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Autism Coach

Keeping the Holidays Happy


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(Don't let the Grinches Dampen Your Family's Time to Celebrate, Bond, Rest and Renew)

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For a few years I ran a small, monthly Asperger's support group.  Just before Christmas, a mother and her handsome, bright teenage son came to a meeting.  The son had been suspended from the school for three days but had done nothing aggressive.  His punishment for talking back (not profanely) was excessively harsh - 3 days of suspension and getting no credit for work he did right before the end of a marking period.  The family was going away early for the first winter vacation they'd had in years in two days and the school, notified of this, had pulled a fast one.

Many, many schools and the professionals that work in them are wonderful and totally dedicated, and we in the autism community are forever indebted to their dedication, compassion, caring, and talent.  Unfortunately, for some of us, there are some grinches out there in our children's schools who fabricate an incident, are excessively punitive, or just plain mean before a holiday break.  If this should happen to you, know you aren't alone and that this is usually a deliberate tactic that has to do with a teacher's or school's agenda. The reasons for this behavior can be many: to protect the school from being sued, to punish parents perceived as being overly demanding, to set an example for other parents not to challenge the school and to discourage parents from banding together for the common good of their special needs children, to encourage the family to remove the child from a class or from the school, or just to act out in a bullying fashion (which also has the effect of setting an example for the other children in the class to bully the special needs child as well - so the kids do the teacher's dirty work for them).

The reason for the timing is because the perpetrator and other staff will be "unavailable" for a meeting until long after the details of the event are hazy  - minimizing the chances of having to face the consequences of their actions.  The timing also has the effect of wearing down and demoralizing a family during a holiday break when families traditionally recharge themselves on a physical, emotional and spiritual level.

In reflecting on the school's treatment of the young man who came to my meeting, I thought back to how our family has coped with these situations over the years. Here are some coping strategies my family has used over the years that have ultimately paid off for a happier holiday and stronger children.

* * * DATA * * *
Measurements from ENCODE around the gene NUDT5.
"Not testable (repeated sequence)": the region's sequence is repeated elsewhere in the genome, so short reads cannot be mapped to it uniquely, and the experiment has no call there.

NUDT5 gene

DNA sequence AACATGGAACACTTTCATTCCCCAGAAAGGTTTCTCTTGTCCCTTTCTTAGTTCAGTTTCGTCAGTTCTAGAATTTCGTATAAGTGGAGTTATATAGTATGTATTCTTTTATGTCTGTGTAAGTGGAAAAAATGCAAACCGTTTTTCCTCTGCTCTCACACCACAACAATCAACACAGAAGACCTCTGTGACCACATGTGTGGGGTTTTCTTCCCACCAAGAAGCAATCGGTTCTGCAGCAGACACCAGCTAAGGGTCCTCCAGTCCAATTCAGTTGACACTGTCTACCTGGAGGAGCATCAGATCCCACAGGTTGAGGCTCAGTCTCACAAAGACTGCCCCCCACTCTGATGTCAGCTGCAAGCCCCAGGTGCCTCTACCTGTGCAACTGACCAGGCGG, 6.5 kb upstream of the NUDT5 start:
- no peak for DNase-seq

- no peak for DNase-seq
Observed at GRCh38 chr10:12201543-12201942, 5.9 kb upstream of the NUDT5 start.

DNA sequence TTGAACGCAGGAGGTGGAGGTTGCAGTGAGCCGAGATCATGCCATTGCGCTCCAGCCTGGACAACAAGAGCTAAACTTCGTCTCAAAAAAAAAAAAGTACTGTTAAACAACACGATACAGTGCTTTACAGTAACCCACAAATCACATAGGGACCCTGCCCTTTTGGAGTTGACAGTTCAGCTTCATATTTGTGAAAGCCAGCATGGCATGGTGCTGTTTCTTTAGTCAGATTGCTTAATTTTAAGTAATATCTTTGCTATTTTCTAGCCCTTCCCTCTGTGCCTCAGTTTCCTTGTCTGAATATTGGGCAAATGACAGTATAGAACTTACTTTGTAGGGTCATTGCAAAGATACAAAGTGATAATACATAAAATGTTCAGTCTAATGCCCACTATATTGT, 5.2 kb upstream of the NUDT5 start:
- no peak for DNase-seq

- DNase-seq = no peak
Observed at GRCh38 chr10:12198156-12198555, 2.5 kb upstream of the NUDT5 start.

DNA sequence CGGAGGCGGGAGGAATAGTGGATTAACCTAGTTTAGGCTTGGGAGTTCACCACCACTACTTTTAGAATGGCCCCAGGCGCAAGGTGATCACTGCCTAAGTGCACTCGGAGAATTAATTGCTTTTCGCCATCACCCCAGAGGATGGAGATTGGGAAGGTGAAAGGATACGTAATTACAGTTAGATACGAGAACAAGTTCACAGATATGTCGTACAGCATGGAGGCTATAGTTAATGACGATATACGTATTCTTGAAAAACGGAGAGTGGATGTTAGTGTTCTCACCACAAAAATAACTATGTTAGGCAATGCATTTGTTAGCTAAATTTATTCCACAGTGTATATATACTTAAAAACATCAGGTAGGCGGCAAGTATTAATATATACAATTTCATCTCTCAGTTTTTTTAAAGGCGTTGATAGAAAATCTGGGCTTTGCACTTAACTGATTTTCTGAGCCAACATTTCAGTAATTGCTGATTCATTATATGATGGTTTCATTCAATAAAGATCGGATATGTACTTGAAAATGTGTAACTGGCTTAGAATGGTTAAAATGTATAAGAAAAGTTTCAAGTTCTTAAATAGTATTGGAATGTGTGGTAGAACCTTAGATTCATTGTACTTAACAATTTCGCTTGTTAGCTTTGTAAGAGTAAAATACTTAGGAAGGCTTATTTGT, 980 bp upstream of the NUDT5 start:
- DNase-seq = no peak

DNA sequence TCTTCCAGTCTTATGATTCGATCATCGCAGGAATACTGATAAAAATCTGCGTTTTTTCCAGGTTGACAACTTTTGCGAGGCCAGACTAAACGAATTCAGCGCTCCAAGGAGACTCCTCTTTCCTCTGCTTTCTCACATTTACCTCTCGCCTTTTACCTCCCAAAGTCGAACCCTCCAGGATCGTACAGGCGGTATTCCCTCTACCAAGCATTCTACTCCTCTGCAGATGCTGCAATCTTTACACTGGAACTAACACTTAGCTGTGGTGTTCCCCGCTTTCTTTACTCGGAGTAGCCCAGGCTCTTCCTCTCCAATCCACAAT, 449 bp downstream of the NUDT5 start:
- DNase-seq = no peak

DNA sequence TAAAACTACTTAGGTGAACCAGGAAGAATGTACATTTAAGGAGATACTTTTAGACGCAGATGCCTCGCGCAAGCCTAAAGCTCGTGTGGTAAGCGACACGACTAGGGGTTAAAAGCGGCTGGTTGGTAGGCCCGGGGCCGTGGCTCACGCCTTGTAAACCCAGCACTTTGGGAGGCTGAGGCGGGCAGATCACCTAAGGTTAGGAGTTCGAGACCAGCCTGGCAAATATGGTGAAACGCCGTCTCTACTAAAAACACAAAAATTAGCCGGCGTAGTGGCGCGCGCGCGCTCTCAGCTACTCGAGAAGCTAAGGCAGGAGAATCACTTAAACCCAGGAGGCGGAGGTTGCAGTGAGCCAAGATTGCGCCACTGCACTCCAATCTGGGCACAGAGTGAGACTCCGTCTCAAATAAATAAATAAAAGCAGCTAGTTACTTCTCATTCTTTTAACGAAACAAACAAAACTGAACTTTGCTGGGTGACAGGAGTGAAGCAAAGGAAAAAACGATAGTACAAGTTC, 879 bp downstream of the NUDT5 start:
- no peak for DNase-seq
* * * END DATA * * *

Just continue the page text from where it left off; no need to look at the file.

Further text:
I tell my neurotypical daughter and my son diagnosed with Asperger's:

1.  Think for yourself.  Use your critical thinking skills and evaluate a situation and gather the information yourself.  Don't let anyone form your opinions for you or think for you.  A teacher, whole school, a whole community, or a whole nation can be on the wrong track.  That doesn't mean you have to jump on board with them.

2.  If individuals, schools, or other institutions do not support you, then they  have no business telling you who you are and what you are capable of.  Take control of your life and destiny by defining who you are from the inside out.

3.  Seek out and spend as much time as possible with people who truly care for you and want the best for you.  See your best self as reflected in the eyes of these people.  (If an adult truly believes in a child, the child will be much more likely to believe in themselves.

4.  Ignore or politely walk away from people who aren't rooting for you to succeed and aren't truly on your side.  They are selling negativity and you don't have to buy it.  This negativity is a reflection upon on the inadequacies of these individuals.

The result of these pep talks over the years is that my kids think for themselves and feel good about themselves and their family.  Both are good kids and haven't gotten into any major trouble at school or home.  My neurotypical daughter is graduating from high school this year and is looking at several colleges.  My son, age 16, diagnosed with Aspergers, has been homeschooled for the past two years, is a talented pianist and composer, and is currently on a path leading toward a career in music. 

Finally, it's worth its weight in gold to put one's worries on the back burner as much as possible over the holidays and focus on the positive!  In our current economic situation, celebrations don't have to be  fancy and expensive to be warm, supportive and spiritually nourishing.  Rest, have fun, and enjoying spending time with the people you love!

Wishing you and your family a wonderful holiday season,

Sue Bennett, Autism Coach